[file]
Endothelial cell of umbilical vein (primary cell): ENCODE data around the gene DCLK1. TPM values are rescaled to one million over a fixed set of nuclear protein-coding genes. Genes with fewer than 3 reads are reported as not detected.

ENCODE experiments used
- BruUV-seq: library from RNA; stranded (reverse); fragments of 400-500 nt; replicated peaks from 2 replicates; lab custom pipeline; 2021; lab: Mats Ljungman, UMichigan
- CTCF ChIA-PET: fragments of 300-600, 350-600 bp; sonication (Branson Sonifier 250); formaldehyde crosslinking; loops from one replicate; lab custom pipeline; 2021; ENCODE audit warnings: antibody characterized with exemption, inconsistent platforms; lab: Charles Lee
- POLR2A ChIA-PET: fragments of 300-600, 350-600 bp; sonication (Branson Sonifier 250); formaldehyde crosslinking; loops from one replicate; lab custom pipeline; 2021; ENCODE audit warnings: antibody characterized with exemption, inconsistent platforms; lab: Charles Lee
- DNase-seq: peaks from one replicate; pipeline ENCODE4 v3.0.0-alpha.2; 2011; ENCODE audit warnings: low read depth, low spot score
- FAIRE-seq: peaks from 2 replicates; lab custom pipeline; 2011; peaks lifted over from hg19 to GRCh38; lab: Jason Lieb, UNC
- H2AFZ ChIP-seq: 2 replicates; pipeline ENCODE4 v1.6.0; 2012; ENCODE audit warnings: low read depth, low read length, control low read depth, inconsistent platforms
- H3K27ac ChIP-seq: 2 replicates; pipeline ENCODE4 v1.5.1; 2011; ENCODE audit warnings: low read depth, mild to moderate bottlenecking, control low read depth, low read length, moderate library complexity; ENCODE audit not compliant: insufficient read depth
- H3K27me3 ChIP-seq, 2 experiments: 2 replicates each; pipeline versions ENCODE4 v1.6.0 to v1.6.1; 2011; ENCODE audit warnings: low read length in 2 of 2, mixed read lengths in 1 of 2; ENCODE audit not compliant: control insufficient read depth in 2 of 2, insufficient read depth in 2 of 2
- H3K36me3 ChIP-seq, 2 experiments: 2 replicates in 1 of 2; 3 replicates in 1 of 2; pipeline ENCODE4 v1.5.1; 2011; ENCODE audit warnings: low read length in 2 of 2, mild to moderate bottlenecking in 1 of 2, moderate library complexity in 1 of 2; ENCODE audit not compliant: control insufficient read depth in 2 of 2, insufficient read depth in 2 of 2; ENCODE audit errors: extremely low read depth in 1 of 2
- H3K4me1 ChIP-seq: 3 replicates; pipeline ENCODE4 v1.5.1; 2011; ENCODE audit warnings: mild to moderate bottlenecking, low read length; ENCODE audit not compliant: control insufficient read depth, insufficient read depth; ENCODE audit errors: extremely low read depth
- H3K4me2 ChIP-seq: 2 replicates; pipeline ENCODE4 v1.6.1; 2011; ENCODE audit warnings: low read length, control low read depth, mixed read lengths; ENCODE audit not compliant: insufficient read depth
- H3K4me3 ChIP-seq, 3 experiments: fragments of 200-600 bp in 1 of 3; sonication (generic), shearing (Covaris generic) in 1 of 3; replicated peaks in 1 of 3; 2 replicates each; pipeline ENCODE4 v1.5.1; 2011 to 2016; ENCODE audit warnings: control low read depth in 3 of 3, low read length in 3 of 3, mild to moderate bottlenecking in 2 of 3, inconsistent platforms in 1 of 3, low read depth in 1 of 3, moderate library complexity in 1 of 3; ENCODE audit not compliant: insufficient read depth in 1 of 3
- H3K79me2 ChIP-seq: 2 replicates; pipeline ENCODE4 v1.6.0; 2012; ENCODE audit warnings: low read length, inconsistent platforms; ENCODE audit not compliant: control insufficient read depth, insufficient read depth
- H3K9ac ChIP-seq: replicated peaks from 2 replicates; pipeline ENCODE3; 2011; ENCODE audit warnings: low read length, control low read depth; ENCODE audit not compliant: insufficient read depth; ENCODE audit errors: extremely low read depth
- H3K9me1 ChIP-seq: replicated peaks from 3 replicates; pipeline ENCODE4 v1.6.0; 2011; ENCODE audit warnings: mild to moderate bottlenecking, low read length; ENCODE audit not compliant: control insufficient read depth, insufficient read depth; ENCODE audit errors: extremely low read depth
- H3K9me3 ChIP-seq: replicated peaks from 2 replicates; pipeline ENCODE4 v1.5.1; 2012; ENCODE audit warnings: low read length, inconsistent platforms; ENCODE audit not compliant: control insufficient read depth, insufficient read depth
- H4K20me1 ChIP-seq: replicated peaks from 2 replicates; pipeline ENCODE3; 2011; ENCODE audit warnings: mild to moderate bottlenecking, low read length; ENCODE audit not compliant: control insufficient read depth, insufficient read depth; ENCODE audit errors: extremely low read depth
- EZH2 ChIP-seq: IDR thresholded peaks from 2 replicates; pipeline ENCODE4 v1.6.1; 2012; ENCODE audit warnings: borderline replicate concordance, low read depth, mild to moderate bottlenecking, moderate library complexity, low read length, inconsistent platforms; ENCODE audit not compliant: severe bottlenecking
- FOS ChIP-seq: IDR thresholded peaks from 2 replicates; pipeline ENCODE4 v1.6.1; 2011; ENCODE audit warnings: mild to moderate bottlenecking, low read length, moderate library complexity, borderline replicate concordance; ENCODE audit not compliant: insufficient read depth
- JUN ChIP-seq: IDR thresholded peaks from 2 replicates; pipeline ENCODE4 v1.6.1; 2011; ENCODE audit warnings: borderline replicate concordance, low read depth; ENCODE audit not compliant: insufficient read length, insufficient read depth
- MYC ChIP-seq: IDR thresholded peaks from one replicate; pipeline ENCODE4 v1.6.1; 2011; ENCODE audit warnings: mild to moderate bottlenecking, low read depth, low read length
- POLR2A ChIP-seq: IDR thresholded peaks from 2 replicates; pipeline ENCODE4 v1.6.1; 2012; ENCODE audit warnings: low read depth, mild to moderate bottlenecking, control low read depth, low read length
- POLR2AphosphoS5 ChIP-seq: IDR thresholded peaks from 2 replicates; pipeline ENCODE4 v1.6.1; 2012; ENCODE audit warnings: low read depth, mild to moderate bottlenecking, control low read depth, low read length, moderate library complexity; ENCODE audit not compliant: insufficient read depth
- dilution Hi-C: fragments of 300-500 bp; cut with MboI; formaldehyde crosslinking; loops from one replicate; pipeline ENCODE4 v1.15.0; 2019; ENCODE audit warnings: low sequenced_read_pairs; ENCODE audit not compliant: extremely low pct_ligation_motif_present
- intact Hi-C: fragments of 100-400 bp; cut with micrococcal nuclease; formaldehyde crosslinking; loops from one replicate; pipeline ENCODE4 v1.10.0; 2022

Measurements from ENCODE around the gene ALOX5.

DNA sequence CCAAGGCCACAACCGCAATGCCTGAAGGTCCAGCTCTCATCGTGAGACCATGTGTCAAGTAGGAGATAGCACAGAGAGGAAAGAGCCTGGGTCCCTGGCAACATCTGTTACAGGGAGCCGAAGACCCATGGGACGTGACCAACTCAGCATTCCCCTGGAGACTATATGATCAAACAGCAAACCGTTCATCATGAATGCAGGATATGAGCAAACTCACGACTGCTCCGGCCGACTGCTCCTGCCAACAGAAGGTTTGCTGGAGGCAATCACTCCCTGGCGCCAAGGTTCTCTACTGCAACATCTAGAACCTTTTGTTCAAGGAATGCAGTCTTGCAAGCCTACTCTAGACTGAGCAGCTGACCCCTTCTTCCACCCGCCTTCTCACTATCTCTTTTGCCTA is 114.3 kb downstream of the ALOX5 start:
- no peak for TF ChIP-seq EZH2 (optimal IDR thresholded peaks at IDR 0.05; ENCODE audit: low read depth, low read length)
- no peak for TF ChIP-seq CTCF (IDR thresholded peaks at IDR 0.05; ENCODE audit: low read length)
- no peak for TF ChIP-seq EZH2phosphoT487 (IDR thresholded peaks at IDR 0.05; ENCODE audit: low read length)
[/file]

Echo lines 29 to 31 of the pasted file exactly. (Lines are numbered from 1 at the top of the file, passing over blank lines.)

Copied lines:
DNA sequence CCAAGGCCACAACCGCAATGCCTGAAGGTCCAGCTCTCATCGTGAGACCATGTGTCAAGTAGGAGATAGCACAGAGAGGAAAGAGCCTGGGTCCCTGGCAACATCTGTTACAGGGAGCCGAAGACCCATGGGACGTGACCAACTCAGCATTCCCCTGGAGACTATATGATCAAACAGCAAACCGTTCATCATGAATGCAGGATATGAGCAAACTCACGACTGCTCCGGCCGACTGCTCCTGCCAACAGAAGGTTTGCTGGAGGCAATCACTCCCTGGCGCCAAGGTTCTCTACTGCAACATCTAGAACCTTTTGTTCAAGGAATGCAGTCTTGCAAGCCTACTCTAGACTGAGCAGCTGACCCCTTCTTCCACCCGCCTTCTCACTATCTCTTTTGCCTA is 114.3 kb downstream of the ALOX5 start:
- no peak for TF ChIP-seq EZH2 (optimal IDR thresholded peaks at IDR 0.05; ENCODE audit: low read depth, low read length)
- no peak for TF ChIP-seq CTCF (IDR thresholded peaks at IDR 0.05; ENCODE audit: low read length)